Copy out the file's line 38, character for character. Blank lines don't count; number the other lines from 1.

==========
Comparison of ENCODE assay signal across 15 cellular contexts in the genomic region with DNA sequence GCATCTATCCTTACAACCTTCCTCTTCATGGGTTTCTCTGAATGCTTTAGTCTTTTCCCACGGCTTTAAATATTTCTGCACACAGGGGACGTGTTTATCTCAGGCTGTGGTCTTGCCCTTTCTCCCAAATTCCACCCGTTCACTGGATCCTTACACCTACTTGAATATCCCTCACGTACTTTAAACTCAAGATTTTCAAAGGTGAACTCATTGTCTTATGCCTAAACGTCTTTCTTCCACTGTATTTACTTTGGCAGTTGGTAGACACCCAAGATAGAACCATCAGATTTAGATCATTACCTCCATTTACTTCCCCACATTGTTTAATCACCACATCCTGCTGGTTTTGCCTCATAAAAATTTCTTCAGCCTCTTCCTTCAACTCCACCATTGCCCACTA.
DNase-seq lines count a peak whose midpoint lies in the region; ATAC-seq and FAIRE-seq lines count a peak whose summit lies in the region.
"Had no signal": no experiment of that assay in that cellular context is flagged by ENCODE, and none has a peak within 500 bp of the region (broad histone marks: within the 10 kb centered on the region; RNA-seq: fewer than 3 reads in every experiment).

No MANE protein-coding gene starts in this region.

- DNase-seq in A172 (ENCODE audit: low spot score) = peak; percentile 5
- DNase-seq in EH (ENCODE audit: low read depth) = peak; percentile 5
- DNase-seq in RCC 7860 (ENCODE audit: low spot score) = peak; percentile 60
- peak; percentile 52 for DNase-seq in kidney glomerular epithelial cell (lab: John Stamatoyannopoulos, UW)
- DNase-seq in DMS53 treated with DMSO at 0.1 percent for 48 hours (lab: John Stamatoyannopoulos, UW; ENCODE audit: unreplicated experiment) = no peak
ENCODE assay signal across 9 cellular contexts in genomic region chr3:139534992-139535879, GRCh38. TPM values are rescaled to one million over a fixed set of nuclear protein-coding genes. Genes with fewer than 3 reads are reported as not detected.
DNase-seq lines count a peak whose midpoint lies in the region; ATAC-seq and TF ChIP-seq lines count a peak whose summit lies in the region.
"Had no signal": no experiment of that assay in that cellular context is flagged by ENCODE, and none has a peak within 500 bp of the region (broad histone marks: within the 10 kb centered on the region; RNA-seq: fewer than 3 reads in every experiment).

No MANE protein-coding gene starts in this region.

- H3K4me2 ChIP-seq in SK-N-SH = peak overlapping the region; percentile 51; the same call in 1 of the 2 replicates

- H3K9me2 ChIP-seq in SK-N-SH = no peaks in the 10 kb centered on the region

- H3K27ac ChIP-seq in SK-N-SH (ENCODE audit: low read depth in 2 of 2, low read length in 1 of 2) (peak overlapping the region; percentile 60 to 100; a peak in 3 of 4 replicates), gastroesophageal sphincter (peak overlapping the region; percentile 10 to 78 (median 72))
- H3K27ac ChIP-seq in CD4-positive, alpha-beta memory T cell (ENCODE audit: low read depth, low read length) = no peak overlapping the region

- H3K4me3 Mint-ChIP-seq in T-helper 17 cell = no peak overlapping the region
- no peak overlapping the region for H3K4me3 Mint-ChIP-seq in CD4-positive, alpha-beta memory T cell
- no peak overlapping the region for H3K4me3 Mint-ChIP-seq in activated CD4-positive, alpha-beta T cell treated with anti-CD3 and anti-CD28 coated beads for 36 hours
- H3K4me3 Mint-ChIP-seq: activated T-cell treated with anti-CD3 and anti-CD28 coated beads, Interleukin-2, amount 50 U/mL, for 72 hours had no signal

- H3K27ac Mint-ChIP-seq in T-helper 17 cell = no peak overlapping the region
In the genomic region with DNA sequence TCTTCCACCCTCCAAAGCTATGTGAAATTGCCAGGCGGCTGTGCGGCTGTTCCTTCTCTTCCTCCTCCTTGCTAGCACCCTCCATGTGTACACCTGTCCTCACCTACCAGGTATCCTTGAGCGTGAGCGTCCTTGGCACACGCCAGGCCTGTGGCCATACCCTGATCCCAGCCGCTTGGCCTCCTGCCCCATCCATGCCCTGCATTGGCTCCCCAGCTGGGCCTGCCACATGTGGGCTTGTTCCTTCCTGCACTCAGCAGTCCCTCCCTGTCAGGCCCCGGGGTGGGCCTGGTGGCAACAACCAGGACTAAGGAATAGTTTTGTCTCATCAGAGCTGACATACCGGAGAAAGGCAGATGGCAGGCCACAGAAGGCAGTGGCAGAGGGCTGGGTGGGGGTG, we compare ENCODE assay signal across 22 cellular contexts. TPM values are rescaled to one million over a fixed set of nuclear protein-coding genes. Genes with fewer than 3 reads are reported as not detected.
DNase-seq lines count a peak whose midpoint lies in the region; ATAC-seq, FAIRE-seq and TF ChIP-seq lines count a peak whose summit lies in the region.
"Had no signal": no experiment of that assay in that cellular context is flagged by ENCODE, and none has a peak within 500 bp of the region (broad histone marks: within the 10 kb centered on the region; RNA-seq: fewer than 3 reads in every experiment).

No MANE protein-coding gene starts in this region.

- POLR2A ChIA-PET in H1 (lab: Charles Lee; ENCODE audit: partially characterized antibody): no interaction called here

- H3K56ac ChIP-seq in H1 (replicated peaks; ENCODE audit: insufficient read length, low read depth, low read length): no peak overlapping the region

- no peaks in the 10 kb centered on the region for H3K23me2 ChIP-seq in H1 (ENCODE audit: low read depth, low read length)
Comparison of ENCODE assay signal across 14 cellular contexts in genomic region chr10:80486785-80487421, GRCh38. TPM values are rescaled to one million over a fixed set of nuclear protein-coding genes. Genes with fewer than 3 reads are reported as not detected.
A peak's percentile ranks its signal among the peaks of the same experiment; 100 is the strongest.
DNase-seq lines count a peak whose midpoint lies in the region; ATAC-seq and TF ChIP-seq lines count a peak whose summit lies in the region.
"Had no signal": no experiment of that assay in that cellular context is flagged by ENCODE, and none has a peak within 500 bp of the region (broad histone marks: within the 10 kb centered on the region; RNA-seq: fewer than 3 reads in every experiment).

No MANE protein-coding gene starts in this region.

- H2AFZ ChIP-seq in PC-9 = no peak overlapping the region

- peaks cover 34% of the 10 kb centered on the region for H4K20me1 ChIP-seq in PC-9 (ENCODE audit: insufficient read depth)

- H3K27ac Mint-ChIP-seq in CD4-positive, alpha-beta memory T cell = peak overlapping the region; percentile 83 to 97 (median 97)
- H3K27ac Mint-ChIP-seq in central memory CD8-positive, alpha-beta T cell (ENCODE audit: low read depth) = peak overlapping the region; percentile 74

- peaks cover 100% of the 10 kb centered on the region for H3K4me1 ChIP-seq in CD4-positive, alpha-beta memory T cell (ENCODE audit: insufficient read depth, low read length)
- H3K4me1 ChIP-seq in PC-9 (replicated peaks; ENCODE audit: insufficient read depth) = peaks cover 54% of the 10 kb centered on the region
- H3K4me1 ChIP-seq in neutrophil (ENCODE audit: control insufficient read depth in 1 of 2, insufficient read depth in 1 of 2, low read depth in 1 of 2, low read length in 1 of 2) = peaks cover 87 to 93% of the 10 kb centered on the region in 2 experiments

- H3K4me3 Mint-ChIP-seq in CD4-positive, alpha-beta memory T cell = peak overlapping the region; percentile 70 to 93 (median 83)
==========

- H3K27ac Mint-ChIP-seq in central memory CD8-positive, alpha-beta T cell (ENCODE audit: low read depth) = peak overlapping the region; percentile 74